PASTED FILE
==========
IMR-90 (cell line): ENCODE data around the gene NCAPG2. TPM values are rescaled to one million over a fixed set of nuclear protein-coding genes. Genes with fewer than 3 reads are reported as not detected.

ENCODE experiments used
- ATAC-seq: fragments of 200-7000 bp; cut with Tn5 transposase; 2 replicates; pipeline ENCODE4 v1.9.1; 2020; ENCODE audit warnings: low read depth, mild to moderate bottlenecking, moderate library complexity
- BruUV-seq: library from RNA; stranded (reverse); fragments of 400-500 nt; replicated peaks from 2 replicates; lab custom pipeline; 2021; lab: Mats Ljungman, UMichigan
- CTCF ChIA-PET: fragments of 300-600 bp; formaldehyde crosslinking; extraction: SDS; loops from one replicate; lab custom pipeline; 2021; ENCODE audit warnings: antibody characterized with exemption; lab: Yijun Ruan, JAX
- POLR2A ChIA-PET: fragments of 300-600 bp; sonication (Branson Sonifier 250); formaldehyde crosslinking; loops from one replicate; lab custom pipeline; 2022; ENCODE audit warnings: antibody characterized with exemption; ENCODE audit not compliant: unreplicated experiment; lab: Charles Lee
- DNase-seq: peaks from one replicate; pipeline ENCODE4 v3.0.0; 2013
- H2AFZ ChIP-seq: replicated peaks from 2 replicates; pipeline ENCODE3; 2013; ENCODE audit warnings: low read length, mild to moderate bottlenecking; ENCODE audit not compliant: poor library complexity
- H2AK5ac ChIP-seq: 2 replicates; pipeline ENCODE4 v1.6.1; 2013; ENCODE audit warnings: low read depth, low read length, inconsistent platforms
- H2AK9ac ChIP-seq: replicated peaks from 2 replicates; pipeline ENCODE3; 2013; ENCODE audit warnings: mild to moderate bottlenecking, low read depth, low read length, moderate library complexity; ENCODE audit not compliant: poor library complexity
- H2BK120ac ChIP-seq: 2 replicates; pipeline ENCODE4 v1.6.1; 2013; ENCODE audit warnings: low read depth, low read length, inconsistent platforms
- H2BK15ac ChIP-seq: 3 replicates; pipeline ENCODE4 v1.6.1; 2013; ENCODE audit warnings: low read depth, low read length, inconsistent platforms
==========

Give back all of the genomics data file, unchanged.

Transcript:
IMR-90 (cell line): ENCODE data around the gene NCAPG2. TPM values are rescaled to one million over a fixed set of nuclear protein-coding genes. Genes with fewer than 3 reads are reported as not detected.

ENCODE experiments used
- ATAC-seq: fragments of 200-7000 bp; cut with Tn5 transposase; 2 replicates; pipeline ENCODE4 v1.9.1; 2020; ENCODE audit warnings: low read depth, mild to moderate bottlenecking, moderate library complexity
- BruUV-seq: library from RNA; stranded (reverse); fragments of 400-500 nt; replicated peaks from 2 replicates; lab custom pipeline; 2021; lab: Mats Ljungman, UMichigan
- CTCF ChIA-PET: fragments of 300-600 bp; formaldehyde crosslinking; extraction: SDS; loops from one replicate; lab custom pipeline; 2021; ENCODE audit warnings: antibody characterized with exemption; lab: Yijun Ruan, JAX
- POLR2A ChIA-PET: fragments of 300-600 bp; sonication (Branson Sonifier 250); formaldehyde crosslinking; loops from one replicate; lab custom pipeline; 2022; ENCODE audit warnings: antibody characterized with exemption; ENCODE audit not compliant: unreplicated experiment; lab: Charles Lee
- DNase-seq: peaks from one replicate; pipeline ENCODE4 v3.0.0; 2013
- H2AFZ ChIP-seq: replicated peaks from 2 replicates; pipeline ENCODE3; 2013; ENCODE audit warnings: low read length, mild to moderate bottlenecking; ENCODE audit not compliant: poor library complexity
- H2AK5ac ChIP-seq: 2 replicates; pipeline ENCODE4 v1.6.1; 2013; ENCODE audit warnings: low read depth, low read length, inconsistent platforms
- H2AK9ac ChIP-seq: replicated peaks from 2 replicates; pipeline ENCODE3; 2013; ENCODE audit warnings: mild to moderate bottlenecking, low read depth, low read length, moderate library complexity; ENCODE audit not compliant: poor library complexity
- H2BK120ac ChIP-seq: 2 replicates; pipeline ENCODE4 v1.6.1; 2013; ENCODE audit warnings: low read depth, low read length, inconsistent platforms
- H2BK15ac ChIP-seq: 3 replicates; pipeline ENCODE4 v1.6.1; 2013; ENCODE audit warnings: low read depth, low read length, inconsistent platforms